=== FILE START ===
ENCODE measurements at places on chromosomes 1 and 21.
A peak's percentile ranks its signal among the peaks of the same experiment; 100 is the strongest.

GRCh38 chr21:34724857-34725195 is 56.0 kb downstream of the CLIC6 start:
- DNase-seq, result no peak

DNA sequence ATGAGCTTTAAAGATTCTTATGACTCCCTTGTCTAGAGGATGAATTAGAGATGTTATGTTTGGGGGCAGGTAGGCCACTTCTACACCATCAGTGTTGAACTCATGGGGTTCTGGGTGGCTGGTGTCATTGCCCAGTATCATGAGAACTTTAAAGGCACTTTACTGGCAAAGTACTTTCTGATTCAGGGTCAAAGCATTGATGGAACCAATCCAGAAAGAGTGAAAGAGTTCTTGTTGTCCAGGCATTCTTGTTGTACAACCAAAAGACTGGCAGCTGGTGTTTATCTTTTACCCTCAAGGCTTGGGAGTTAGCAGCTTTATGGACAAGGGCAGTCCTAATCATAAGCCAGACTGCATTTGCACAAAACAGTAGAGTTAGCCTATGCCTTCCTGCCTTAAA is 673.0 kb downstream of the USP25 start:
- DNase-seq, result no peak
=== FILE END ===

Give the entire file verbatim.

ENCODE measurements at places on chromosomes 1 and 21.
A peak's percentile ranks its signal among the peaks of the same experiment; 100 is the strongest.

GRCh38 chr21:34724857-34725195 is 56.0 kb downstream of the CLIC6 start:
- DNase-seq, result no peak

DNA sequence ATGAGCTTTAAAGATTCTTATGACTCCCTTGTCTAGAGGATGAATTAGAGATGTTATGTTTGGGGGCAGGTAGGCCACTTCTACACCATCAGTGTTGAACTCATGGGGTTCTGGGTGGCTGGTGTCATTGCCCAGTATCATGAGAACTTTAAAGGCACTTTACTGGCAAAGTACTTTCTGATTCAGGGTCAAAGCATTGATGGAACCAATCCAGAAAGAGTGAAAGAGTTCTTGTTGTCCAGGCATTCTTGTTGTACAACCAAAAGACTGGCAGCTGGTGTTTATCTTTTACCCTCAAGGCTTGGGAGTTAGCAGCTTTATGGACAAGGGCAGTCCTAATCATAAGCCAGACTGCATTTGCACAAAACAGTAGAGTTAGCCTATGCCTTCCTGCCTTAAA is 673.0 kb downstream of the USP25 start:
- DNase-seq, result no peak